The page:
BEIJING • When Mr Wang Huning, a policy adviser to the Chinese president, made a six-month trip to the United States in 1988, he returned with notes for a 400-page memoir.
As President Xi Jinping made his first state visit to the US, with a day packed with pageantry and diplomacy at the White House yesterday, Mr Wang was among a small group of advisers at his side.
People who knew Mr Wang say he has become unapproachable and ignores invitations for conversations. American officials find it difficult to talk to him casually on the sidelines of international forums.
DEALING WITH STRANGERS
One of the problems we have in US-China relations now is that we basically don't know these people... I don't think we have a very good understanding of who below Xi Jinping speaks for him.
DR DAVID M. LAMPTON, director of China Studies at the Johns Hopkins School of Advanced International Studies
They and other Western officials say that this icy remove is true not only of Mr Wang, but also of other advisers with whom Mr Xi travels, including Mr Li Zhanshu, essentially Mr Xi's chief of staff, and Mr Liu He, his top economic adviser.
The problem presents a huge challenge for the US and other nations. By some standards, Mr Xi's administration is the most secretive in 66 years of Communist rule.
In past decades, foreign officials could speak with senior Chinese officials or aides and trust that those people were proxies for their leaders. The most famous example is Mr Zhou Enlai, the Chinese premier under Mao Zedong, with whom Dr Henry Kissinger secretly negotiated the US-China rapprochement.
With Mr Xi, those channels do not exist. "One of the problems we have in US-China relations now is that we basically don't know these people," said Dr David M. Lampton, director of China Studies at the Johns Hopkins School of Advanced International Studies.
"I don't think we have a very good understanding of who below Xi Jinping speaks for him."
The refusal of Mr Xi's inner circle to develop ties with Western officials is consistent with a fundamental belief that has become widespread in the system here - namely that Western ideas and influences will undermine the Communist Party and lead to a "colour revolution".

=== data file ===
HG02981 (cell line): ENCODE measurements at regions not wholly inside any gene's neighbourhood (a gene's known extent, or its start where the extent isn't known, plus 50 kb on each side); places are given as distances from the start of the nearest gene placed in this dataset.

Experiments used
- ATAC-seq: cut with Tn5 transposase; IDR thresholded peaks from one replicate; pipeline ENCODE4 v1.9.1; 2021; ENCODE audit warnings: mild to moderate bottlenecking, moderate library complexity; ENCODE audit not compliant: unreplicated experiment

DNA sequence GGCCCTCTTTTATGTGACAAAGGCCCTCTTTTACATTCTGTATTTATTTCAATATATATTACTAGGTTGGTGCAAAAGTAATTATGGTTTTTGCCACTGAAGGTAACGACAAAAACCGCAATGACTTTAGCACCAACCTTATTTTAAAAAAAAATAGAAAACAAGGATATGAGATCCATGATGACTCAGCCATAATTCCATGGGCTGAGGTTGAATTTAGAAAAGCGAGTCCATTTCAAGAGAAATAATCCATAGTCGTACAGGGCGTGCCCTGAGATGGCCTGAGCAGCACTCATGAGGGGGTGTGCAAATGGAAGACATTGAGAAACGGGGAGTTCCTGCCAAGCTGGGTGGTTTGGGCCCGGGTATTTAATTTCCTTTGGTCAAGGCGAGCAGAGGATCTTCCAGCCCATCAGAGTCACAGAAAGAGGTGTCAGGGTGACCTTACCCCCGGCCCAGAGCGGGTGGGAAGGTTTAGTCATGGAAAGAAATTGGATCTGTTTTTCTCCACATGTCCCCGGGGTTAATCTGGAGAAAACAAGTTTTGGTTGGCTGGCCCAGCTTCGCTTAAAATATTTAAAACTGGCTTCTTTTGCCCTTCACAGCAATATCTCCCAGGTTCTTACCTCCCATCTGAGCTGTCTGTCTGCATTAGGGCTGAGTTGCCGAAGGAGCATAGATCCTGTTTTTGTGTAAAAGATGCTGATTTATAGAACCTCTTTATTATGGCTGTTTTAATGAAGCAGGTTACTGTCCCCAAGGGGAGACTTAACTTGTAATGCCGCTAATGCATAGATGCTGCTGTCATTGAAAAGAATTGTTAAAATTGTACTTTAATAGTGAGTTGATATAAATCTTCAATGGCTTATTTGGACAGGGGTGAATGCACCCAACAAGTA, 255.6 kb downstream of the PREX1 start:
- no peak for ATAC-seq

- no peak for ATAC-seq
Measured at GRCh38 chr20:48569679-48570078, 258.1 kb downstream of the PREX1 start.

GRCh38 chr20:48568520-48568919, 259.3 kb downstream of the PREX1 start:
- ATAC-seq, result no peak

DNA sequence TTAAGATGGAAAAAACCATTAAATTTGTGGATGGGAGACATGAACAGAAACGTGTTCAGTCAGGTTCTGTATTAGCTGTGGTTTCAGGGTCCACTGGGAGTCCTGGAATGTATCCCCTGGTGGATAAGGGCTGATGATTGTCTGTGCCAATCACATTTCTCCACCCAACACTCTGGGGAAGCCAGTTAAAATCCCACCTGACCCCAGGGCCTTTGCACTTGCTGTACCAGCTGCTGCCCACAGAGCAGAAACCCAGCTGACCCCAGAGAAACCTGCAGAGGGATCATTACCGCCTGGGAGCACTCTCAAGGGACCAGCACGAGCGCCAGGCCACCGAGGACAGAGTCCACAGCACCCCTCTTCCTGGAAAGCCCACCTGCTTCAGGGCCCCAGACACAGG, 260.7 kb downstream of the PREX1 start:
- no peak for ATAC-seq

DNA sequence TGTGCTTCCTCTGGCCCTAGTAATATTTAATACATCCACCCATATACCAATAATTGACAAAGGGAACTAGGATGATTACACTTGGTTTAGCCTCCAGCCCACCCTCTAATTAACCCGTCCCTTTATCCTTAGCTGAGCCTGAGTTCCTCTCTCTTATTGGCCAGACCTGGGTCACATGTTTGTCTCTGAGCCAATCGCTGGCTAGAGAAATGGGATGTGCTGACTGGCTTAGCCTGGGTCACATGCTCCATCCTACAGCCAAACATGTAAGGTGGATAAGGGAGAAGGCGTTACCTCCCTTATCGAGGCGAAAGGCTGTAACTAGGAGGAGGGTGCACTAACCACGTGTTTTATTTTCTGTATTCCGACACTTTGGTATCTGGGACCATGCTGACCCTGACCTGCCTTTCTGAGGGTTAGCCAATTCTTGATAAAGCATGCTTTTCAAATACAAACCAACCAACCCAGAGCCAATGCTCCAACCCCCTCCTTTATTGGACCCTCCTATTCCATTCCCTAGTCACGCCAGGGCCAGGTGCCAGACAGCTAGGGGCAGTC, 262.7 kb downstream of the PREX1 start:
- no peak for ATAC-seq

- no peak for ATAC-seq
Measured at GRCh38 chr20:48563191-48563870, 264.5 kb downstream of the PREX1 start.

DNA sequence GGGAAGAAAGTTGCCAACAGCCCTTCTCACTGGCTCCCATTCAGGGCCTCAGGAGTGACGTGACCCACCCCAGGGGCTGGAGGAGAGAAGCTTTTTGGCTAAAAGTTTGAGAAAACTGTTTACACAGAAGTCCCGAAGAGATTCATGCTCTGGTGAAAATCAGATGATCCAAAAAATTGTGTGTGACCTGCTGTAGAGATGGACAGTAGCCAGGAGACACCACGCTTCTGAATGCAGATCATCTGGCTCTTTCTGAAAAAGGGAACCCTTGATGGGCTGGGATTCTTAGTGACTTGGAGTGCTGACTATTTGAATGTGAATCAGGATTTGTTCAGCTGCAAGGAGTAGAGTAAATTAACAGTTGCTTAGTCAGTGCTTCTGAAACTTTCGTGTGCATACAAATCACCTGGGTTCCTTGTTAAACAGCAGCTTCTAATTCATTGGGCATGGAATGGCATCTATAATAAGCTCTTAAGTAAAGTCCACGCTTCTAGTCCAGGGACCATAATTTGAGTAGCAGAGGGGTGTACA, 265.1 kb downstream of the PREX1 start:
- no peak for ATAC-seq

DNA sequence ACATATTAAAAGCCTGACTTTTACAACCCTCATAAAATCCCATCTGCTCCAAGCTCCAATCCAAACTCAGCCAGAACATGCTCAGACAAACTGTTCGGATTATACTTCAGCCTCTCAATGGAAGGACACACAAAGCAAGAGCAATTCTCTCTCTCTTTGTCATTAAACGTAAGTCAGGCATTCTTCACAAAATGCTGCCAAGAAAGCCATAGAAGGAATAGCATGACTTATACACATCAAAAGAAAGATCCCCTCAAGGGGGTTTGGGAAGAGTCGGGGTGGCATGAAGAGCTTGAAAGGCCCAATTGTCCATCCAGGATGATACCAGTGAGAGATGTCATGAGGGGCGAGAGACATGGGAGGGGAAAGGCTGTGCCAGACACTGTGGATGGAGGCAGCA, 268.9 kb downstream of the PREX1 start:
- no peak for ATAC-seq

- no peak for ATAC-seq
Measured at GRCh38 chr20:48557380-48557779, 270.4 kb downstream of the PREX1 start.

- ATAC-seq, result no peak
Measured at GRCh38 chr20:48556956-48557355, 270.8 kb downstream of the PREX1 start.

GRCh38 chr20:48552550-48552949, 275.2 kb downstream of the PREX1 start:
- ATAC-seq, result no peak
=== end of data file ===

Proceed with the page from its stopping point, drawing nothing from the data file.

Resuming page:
There is also broad agreement that Mr Xi keeps colleagues and advisers - especially technocrats in state ministries - at more of a distance than other Chinese leaders did and that he relies mainly on his own knowledge and instincts in making decisions.
When he wants to listen, he turns more to party groups.
He is the head of seven of 22 "leading small groups", opaque policy councils that weigh in on matters ranging from economics to cyber security. And he created the National Security Commission, another secretive group that aims to coordinate security policy to defend the party against internal and external threats.
"I believe it is President Xi who is calling the shots," said Dr Su Hao, a professor at China Foreign Affairs University in Beijing. "He is the paramount leader, and the major policies will have to come from him. Others can only help him during the process."
"We're seeing something new with Xi," said Dr John Delury, an author of Wealth And Power, a book on modern Chinese history. "Never has the gap been bigger between No. 1 and everyone else."
That Mr Xi keeps a tight grip on authority and does not divest power could be a result of his experiences during the Cultural Revolution. "The thing they don't have is trust," Dr Delury said of that generation.
Others say Mr Xi learned a lesson about the importance of hoarding power after seeing how his predecessor, Mr Hu Jintao, was weakened by Mr Jiang Zemin, the former president who kept pulling levers after his retirement.
"It taught him a lot about what not to do," said Mr Christopher K. Johnson, a former China analyst at the Central Intelligence Agency who is now at the Centre for Strategic and International Studies in Washington.
"Don't let these alternative power sources develop under you. Keep everyone a little off balance."
NEW YORK TIMES